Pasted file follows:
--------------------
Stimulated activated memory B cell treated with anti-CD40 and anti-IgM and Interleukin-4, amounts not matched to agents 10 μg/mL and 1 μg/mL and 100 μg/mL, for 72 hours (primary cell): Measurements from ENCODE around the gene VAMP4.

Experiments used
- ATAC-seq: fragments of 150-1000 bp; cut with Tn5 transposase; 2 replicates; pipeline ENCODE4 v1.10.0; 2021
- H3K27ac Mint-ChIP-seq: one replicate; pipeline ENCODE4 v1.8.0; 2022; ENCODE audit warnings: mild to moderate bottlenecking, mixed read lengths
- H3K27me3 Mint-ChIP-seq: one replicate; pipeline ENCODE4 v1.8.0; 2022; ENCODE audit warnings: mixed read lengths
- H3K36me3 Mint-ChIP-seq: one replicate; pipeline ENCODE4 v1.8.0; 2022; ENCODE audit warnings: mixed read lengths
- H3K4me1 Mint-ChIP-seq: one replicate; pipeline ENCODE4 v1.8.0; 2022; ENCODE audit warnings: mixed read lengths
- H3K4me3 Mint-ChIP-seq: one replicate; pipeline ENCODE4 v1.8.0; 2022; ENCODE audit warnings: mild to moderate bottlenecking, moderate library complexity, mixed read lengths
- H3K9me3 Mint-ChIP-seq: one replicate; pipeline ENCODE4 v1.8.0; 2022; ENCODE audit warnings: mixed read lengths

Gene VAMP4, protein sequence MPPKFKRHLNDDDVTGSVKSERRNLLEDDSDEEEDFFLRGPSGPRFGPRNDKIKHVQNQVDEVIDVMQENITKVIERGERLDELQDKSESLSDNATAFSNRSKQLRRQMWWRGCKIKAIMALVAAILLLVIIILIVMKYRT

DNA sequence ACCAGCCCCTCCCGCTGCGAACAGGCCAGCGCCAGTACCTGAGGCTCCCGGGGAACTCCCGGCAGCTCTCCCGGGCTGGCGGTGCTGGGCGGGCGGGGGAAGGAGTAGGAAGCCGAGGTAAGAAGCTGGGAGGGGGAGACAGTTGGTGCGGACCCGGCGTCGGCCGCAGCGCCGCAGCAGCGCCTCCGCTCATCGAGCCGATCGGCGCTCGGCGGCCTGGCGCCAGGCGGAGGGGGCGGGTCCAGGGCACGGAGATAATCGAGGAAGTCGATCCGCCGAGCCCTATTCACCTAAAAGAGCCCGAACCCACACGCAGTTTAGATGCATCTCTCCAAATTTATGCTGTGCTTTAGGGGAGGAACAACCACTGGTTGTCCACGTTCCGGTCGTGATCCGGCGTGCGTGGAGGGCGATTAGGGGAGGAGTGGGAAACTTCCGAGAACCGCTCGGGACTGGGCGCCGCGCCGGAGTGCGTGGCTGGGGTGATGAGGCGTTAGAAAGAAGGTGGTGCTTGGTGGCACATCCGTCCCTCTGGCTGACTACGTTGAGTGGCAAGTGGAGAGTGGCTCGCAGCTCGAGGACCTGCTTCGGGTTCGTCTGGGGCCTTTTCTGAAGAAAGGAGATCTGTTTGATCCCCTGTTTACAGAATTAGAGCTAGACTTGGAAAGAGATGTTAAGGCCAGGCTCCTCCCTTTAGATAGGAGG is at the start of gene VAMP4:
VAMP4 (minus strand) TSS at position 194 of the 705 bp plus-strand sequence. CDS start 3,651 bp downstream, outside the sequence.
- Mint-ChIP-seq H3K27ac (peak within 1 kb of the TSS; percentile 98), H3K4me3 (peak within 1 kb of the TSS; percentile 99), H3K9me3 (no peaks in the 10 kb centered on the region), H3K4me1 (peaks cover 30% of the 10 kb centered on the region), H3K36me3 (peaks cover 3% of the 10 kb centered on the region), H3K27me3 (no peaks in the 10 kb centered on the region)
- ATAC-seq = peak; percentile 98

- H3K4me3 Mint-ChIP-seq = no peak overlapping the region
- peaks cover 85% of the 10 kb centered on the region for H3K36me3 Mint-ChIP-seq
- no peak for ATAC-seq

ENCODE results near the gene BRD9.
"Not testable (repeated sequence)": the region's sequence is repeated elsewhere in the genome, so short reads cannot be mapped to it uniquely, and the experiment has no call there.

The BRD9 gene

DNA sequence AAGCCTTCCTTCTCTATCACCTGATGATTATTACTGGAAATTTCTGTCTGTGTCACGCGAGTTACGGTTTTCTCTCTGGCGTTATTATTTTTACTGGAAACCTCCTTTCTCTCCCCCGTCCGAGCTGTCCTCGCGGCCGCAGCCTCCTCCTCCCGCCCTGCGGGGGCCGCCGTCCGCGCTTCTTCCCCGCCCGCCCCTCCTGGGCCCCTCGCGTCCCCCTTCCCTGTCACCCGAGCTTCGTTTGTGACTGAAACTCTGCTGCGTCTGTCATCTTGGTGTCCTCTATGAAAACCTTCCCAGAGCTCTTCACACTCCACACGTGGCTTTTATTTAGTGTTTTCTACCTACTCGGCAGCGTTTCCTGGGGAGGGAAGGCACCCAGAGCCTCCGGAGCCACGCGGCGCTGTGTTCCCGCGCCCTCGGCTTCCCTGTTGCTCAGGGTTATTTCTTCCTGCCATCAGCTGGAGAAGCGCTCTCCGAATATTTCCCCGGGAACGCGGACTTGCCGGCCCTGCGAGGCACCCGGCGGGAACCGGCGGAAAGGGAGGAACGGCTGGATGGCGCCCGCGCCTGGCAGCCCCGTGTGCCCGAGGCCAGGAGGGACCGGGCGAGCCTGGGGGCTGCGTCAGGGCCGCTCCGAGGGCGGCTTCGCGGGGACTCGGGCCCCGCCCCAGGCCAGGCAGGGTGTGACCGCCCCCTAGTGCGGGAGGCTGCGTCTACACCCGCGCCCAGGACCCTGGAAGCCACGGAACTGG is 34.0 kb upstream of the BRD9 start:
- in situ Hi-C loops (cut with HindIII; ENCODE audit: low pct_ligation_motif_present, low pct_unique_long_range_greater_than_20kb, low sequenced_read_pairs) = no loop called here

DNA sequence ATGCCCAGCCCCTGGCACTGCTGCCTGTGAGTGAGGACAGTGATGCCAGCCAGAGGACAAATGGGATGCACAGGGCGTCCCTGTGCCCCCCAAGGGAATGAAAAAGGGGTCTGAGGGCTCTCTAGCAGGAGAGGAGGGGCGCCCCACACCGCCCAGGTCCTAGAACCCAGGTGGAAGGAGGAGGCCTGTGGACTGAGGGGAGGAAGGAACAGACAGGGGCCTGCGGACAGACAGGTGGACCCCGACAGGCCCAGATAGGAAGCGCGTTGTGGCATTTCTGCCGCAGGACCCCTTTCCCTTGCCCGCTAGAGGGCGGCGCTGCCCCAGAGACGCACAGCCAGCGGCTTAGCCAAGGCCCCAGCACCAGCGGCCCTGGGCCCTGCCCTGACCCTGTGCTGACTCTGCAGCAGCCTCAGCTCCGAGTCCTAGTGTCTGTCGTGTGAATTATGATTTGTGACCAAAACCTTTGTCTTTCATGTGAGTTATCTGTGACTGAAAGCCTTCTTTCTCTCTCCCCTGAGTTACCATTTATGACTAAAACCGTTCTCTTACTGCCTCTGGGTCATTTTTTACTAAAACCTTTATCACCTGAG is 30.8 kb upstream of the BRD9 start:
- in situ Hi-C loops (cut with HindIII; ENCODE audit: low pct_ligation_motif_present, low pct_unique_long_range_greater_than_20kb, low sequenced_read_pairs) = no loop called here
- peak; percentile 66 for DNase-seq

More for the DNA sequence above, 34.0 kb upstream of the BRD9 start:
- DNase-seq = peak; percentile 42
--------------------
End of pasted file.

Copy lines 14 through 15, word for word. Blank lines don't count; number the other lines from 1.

- ATAC-seq = peak; percentile 98

- H3K4me3 Mint-ChIP-seq = no peak overlapping the region